Social Mood Conference  |  Socionomics Foundation

A Snapshot

What is socionomics? Socionomics is a field of study deriving from the hypothesis that waves of social mood motivate the character of social actions.

What is social mood? Social mood is a shared mental disposition that arises in humans when they interact socially. It fluctuates constantly in a hierarchical fractal pattern. Social mood predisposes individuals in the group toward emotions, beliefs and actions that reflect the mood’s direction (positive or negative), extremity and position in the pattern. Social mood is unconscious, unremembered and endogenously regulated.

How long has socionomics been around? Robert Prechter began developing the idea in the 1970s and first reached a mass audience in a 1985 cover article in Barron’s. Since then, researchers have applied the hypothesis to explain diverse social phenomena including election results, trends in popular culture, the timing of epidemics and pandemics, the emergence of prohibition movements, and financial manias and crashes.

Can I take a university course on socionomics? Yes, at two universities we know of:  The University of Delaware and Quinnipiac University in Connecticut. The field is attracting more academics and researchers, so this list may grow. Prechter and others have authored books, articles and peer-reviewed papers about the theory and its application. Socionomists have made presentations at academic conferences and at such prestigious institutions as the London School of Economics, MIT, Georgia Tech, SUNY, the University of Cambridge, the University of Oxford and Trinity College Dublin as well as dozens of other universities.

How can I learn more? The resources below are great a place to start.

 

Interactive Interview with Robert Prechter, Jr.

Socionomics Explained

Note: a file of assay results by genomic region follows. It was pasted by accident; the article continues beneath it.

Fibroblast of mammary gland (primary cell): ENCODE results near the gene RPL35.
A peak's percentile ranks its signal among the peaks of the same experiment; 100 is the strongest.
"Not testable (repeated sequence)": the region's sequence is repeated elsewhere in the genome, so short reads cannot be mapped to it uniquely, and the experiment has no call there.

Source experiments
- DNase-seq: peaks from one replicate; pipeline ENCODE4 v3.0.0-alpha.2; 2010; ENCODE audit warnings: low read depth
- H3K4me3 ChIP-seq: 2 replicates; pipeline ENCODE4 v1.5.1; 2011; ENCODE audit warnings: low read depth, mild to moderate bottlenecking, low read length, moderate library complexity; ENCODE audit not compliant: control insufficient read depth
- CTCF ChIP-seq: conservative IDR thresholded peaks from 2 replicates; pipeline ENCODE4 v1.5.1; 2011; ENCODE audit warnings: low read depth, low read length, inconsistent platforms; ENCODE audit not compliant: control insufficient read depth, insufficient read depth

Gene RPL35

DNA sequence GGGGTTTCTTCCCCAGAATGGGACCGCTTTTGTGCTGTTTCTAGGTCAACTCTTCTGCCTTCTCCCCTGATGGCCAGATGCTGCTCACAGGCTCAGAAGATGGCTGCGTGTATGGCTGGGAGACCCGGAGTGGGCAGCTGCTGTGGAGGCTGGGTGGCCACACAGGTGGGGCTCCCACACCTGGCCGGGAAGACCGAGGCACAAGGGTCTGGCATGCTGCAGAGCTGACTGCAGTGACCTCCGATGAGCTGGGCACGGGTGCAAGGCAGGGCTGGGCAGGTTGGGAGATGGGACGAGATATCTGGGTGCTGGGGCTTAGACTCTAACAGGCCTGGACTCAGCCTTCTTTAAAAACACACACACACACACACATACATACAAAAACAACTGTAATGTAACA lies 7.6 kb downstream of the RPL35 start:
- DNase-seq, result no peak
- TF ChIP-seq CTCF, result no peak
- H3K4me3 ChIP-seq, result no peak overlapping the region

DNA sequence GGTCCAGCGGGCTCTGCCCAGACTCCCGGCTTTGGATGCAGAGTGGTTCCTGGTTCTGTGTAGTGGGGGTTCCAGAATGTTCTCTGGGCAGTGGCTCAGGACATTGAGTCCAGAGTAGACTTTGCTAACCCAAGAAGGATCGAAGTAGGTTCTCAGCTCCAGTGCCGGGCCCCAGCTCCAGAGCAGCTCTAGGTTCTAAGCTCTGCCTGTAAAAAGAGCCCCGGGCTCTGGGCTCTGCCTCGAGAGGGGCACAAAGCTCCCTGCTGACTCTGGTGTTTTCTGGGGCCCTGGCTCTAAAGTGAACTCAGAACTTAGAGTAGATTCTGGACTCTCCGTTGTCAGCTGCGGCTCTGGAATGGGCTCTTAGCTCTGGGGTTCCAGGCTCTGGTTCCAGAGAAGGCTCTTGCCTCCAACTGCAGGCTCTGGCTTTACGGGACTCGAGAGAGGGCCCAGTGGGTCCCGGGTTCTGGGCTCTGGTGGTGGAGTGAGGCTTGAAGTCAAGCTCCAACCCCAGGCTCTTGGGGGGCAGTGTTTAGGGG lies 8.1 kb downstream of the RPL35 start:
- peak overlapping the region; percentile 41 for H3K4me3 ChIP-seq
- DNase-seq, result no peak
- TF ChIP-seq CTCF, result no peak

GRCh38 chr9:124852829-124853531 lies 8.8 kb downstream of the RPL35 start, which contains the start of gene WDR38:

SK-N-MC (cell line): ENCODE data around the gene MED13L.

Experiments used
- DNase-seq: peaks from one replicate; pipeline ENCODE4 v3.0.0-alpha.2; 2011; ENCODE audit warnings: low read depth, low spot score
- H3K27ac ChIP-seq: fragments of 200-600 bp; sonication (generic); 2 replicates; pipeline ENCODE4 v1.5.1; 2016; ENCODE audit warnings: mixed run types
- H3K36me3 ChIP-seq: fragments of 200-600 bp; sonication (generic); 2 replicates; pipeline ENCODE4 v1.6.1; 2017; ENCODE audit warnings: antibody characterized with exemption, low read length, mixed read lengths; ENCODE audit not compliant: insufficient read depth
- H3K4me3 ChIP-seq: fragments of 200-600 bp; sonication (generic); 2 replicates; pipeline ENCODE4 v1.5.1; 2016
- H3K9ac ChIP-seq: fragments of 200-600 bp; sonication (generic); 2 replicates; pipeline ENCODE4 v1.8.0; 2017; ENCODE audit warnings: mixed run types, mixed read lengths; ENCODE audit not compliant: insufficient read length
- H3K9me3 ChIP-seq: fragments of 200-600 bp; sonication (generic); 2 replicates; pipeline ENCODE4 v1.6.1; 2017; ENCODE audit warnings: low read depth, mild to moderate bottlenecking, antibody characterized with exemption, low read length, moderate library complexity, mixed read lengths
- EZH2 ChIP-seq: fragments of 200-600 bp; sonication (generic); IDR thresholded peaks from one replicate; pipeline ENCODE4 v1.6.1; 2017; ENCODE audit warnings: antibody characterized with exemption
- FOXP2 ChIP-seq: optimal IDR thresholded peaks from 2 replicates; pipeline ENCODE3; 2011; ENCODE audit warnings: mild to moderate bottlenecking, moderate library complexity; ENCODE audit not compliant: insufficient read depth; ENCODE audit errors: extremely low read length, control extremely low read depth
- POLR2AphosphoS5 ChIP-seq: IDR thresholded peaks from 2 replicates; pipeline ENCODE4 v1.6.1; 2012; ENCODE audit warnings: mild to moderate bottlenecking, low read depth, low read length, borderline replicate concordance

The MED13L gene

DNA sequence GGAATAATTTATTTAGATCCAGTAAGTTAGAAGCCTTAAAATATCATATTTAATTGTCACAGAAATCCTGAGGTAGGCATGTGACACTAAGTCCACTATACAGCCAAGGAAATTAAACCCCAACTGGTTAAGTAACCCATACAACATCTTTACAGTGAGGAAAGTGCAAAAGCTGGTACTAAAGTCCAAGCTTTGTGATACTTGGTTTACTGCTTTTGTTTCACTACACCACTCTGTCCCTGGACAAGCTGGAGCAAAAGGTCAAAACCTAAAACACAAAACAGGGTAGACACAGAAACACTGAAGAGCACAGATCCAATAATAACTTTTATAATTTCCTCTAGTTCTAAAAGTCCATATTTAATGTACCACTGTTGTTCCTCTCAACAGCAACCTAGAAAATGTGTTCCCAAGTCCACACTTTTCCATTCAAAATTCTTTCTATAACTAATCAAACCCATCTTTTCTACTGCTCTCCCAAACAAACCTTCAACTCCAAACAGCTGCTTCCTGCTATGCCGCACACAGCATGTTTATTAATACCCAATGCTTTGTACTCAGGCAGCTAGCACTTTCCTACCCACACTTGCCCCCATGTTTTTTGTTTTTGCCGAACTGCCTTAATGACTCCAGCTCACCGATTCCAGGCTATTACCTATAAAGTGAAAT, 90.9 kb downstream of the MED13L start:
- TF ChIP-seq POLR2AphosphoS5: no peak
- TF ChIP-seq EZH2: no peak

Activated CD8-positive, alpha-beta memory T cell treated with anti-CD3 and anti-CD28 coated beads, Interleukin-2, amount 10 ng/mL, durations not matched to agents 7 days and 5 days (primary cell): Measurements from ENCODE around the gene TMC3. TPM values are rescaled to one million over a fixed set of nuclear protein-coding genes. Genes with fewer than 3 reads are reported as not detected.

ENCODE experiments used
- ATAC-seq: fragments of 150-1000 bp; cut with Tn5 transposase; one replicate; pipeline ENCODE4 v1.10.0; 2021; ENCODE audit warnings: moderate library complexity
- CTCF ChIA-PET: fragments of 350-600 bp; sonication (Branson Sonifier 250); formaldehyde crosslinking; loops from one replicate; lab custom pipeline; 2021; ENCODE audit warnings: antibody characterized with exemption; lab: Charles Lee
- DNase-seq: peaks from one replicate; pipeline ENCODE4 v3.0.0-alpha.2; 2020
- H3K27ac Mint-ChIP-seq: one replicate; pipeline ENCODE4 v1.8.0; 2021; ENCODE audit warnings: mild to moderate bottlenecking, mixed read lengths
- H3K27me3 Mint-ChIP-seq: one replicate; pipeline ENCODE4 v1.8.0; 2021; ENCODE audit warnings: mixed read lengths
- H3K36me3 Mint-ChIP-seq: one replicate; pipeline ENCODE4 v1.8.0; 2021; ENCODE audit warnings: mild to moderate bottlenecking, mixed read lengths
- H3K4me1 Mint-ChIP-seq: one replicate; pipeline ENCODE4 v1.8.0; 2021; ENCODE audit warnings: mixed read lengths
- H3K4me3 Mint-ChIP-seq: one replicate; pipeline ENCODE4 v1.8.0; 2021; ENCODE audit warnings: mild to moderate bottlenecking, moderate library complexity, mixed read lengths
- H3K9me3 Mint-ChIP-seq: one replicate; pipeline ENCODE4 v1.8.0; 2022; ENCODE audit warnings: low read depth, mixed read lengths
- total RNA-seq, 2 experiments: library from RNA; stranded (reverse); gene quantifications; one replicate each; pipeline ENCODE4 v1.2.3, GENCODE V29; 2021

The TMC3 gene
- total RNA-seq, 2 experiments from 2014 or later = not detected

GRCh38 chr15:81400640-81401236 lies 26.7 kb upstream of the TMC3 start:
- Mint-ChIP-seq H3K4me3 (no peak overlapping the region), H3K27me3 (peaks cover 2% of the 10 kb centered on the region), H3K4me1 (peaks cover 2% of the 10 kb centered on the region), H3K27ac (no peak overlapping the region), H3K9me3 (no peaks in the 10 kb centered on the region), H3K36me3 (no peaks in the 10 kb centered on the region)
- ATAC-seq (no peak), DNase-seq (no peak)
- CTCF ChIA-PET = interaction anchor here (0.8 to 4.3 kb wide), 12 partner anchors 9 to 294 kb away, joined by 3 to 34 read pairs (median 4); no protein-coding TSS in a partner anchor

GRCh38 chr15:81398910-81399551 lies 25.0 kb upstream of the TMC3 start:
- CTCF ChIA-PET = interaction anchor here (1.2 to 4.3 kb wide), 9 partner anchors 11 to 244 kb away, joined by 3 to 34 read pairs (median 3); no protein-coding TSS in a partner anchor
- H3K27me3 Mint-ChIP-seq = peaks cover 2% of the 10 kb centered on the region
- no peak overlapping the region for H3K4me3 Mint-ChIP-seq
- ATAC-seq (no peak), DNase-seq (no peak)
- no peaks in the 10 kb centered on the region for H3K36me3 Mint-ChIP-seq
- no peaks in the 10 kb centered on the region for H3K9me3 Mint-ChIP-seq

In this engaging interview, Robert Prechter explains the socionomic premise and how he developed it.  Read the interview.

Full Streaming Video

History’s Hidden Engine Documentary

Chronicling the new and revolutionary science of socionomics, History’s Hidden Engine is the result of more than three years of research and filmmaking by David Edmond Moore. In just 59 minutes and with the help of news footage, popular songs and cultural images, this documentary explores how social mood drives trends in movies, music, fashion, economics, politics, the media and the stock market. Moore traveled North America to capture the insights of 17 thinkers at the vanguard of socionomic research. Watch the Video

Quick Summary

The 5 Tenets of Socionomics

This PDF lists five tenets of socionomic theory as well as a few items to remember as you begin to “think socionomically.” View the Tenets

 

Read the Entire PDF

Socionomics in a Nutshell

If you’re new to socionomics, Robert Prechter’s seven-page report is a great place to start. Prechter explains the socionomic hypothesis and shows you that events don’t govern mood — mood governs events. Read the Report

 

 

 

Read the Entire PDF

The Financial/Economic Dichotomy in Social Behavioral Dynamics

This landmark paper by Robert Prechter, Jr. and Wayne Parker, PhD., proposes a new model of finance. Originally printed in the Journal of Behavioral Finance, you can now access it for free. Read the Report.

 

 

 

Want to learn even more? Join our club. You’ll get several additional fascinating (and free!) resources to help you understand this fast-emerging field.

Finally, the Socionomics Institute produces a monthly subscription magazine, The Socionomist. Information about the publication is available here.

All the best as you begin your journey into the intriguing world of why societies do what they do.

The Socionomics Institute